I have always wanted to be good in a pinch. I’m a lazy cook and an inconsistent grocery shopper, failures that have given me an outsize appreciation for the ability to make due. My dream chef self is a kitchen-sink gourmand: he can throw together an inspired pasta sauce with a half-dozen tired vegetables, and knows how much molasses to add to white sugar to substitute for light or dark brown sugar—and just happens to have molasses on hand.
It was in this spirit of aspirational preparedness that I first set out to churn my own butter. It’s a project that sounds as impressive as baking bread from scratch, or being the sort of person with homemade chicken stock in the refrigerator at all times, but it’s actually only about as difficult as making your own popsicles. (Still, don’t shy away from bragging about it, at least until people catch on.)
Because it produces soft, room-temperature butter, churning your own butter is a great method for easily throwing together a seasoned butter, like scallion-chive butter for bagels, or garlic butter for garlic bread. Even without any added salt or other seasonings, home-churned butter is light and creamy-tasting, closer to half-and-half than margarine.
Churning butter takes about ten minutes, and requires only a strong arm and a jar with a tightly fitting lid. My jar of choice is an eight-ounce jelly jar, with a second, identical jar for saving the buttermilk. You could, of course, break out the food processor and churn it that way—it would save you time—but this way you don't have to clean anything up afterwards. Just: voila, butter!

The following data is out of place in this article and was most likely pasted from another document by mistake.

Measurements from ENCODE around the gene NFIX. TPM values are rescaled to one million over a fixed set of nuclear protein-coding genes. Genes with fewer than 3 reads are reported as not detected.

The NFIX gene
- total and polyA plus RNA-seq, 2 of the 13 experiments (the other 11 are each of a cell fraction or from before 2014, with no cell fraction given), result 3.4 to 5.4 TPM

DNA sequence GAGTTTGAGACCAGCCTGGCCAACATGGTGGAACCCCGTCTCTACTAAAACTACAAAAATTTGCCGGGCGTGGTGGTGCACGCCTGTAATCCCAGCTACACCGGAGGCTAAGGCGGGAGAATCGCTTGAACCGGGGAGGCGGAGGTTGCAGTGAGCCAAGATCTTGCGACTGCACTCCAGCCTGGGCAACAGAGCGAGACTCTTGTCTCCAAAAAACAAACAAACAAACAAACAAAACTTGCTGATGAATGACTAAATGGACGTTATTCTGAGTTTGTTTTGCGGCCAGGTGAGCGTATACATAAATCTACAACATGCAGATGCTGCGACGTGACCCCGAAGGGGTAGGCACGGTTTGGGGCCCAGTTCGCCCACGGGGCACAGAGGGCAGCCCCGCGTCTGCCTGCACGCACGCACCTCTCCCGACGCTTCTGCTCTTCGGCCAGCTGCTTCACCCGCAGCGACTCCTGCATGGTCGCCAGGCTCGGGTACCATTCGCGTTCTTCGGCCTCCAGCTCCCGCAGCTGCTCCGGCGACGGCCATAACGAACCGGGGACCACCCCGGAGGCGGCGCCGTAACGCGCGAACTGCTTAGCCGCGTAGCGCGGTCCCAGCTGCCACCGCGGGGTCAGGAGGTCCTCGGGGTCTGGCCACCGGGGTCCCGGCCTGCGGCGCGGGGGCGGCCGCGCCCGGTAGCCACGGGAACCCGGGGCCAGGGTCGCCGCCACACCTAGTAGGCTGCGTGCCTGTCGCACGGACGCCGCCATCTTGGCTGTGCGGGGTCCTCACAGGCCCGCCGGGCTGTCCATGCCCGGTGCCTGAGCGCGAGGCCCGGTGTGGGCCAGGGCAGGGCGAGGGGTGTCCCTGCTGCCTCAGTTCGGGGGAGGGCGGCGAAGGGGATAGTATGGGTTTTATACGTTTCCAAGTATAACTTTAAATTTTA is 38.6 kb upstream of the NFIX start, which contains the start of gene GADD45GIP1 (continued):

Here's how you do it: Fill up your jar of choice a little less than halfway with heavy or whipping cream and seal the lid tightly. Shake. It will take a few minutes, so you may need to switch arms, or enlist a roommate to take a shift. After a while, it will seem like nothing is moving inside the jar—you now have whipped cream. Keep shaking! (Or pause and give it a taste!)
Rather suddenly, the contents will separate into liquid—buttermilk—and a yellow lump that will seem to appear out of nowhere—butter. Unscrew the lid of your jar and pour off the buttermilk into the second jar. Replace the lid and keep shaking, separating the buttermilk from the butter as much as possible. (The seal won’t be as clean and tight as it initially was, so it’s a good idea to shake over the sink.) Repeat.
If you’re using a jelly jar with a two-part lid, shake the jar so your butter lump lands against the lid, turn the jar upright and unscrew. You should be able to lift the flat lid piece off without the butter coming unstuck, leaving any excess buttermilk at the bottom of the jar.
This is the messiest step. Under cool running water, press the butter between your fingers, squeezing out any remaining milk. Form into a ball and place in a container of your choosing—butter tray, ramekin, butter pot. Salt and/or season as desired. Salting the butter will mean it keeps longer, but be careful not to oversalt. Spread all over. Yum.